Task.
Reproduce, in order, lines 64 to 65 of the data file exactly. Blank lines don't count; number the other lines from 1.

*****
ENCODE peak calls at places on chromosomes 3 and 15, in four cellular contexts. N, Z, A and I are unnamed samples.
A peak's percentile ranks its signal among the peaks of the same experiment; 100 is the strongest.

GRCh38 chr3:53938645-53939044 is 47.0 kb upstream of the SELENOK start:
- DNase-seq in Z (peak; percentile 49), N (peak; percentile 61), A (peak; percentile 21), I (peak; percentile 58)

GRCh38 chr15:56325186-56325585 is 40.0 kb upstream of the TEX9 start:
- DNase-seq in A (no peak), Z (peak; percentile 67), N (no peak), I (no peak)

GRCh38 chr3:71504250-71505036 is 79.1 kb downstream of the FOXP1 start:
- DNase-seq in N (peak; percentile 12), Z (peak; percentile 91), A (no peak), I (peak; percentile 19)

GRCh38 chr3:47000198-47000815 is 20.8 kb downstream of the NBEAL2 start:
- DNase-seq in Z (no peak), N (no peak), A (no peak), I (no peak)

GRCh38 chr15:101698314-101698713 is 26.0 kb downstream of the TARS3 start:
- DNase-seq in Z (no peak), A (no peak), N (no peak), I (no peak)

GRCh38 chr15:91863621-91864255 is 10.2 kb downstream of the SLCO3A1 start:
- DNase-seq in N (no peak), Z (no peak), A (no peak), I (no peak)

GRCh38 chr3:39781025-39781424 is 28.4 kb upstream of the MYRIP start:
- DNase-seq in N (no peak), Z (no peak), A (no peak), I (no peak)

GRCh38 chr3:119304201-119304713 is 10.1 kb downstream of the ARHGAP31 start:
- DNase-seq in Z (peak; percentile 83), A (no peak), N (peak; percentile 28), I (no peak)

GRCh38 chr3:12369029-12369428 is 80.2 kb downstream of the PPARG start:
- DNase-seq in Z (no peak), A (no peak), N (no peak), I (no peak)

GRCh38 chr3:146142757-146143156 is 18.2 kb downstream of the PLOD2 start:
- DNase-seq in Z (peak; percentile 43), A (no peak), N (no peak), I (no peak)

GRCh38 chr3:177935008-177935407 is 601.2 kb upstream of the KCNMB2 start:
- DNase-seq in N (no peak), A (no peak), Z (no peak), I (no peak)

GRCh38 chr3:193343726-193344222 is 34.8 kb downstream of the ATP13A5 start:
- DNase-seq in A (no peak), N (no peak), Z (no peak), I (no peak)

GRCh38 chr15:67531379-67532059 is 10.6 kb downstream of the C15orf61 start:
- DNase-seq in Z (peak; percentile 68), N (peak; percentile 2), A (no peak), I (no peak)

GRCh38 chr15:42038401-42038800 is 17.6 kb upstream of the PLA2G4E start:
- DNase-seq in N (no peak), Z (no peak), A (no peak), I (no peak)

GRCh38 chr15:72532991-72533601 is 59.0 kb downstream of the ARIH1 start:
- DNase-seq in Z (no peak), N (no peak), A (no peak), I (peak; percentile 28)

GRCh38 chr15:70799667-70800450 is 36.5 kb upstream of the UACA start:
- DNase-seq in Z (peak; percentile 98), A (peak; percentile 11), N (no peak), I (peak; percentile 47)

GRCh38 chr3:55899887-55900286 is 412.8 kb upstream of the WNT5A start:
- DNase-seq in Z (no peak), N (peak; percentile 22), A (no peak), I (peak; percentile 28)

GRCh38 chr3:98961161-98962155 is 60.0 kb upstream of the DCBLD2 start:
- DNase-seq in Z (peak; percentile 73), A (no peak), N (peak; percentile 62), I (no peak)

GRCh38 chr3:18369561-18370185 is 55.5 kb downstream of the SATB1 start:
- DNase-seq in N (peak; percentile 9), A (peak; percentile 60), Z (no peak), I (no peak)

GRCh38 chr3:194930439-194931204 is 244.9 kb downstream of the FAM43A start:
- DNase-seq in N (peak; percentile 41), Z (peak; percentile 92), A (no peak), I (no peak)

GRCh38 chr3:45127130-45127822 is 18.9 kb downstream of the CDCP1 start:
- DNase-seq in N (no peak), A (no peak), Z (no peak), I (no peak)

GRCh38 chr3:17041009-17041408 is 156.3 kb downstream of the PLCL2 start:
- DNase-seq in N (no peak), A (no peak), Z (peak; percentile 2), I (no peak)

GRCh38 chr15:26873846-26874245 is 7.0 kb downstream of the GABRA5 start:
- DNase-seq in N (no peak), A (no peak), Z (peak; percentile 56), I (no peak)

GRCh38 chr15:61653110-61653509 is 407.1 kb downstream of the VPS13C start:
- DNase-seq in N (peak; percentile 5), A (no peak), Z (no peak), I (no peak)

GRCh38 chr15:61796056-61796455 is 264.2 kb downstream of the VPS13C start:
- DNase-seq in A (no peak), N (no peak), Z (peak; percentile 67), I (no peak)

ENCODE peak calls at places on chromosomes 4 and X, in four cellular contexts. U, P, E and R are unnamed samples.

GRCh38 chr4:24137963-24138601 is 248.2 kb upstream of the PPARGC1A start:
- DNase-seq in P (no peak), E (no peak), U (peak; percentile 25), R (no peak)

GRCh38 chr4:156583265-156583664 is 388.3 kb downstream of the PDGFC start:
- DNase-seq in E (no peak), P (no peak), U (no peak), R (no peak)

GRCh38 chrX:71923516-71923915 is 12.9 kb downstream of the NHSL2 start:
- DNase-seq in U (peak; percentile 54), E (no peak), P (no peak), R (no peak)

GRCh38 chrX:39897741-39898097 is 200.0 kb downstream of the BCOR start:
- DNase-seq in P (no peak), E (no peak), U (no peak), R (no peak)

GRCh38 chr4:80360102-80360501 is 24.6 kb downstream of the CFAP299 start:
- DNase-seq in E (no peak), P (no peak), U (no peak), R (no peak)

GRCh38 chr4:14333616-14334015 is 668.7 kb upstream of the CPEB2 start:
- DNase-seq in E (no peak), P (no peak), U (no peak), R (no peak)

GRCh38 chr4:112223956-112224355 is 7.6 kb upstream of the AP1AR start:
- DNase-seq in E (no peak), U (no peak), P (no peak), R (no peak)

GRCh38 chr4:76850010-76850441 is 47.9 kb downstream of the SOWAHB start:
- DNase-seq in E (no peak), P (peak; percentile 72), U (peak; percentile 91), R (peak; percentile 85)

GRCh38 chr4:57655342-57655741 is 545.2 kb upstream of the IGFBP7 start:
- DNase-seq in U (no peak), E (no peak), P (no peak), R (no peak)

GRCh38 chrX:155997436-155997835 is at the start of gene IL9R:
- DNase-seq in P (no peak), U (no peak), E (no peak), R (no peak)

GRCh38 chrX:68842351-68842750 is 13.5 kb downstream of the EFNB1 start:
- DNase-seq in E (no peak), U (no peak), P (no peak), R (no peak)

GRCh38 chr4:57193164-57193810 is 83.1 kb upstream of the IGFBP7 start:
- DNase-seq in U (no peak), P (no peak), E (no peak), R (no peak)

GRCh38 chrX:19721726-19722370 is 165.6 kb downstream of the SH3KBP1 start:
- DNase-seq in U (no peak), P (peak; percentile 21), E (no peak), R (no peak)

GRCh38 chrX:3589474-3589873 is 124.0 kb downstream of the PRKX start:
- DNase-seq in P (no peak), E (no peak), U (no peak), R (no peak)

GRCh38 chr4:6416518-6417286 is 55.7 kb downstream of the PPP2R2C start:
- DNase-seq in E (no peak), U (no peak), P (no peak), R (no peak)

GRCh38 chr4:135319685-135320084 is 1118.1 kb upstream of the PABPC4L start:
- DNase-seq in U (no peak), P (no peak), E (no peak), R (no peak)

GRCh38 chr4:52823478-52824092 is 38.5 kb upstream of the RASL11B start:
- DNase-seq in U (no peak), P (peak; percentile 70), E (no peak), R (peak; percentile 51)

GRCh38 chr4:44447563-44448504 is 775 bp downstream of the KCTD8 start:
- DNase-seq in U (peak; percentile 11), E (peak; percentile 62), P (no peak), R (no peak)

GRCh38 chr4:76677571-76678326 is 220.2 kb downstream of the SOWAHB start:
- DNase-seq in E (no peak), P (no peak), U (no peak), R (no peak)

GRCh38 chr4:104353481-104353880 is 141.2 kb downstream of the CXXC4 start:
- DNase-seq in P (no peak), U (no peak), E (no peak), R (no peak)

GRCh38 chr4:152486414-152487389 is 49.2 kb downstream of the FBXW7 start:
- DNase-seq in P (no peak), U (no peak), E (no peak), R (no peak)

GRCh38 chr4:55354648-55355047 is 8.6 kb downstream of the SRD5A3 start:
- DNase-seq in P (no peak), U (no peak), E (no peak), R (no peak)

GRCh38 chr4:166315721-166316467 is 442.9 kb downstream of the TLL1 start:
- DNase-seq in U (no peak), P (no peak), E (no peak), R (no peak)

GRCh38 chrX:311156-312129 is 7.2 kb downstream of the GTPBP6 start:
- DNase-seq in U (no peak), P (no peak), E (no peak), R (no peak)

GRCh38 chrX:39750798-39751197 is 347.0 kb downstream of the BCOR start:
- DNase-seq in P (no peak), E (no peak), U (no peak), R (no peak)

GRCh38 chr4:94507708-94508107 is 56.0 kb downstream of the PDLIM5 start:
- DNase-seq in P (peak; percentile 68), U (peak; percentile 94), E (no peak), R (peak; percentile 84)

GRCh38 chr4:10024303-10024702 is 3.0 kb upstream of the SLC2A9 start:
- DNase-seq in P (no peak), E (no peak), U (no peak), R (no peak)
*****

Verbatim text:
GRCh38 chr4:14333616-14334015 is 668.7 kb upstream of the CPEB2 start:
- DNase-seq in E (no peak), P (no peak), U (no peak), R (no peak)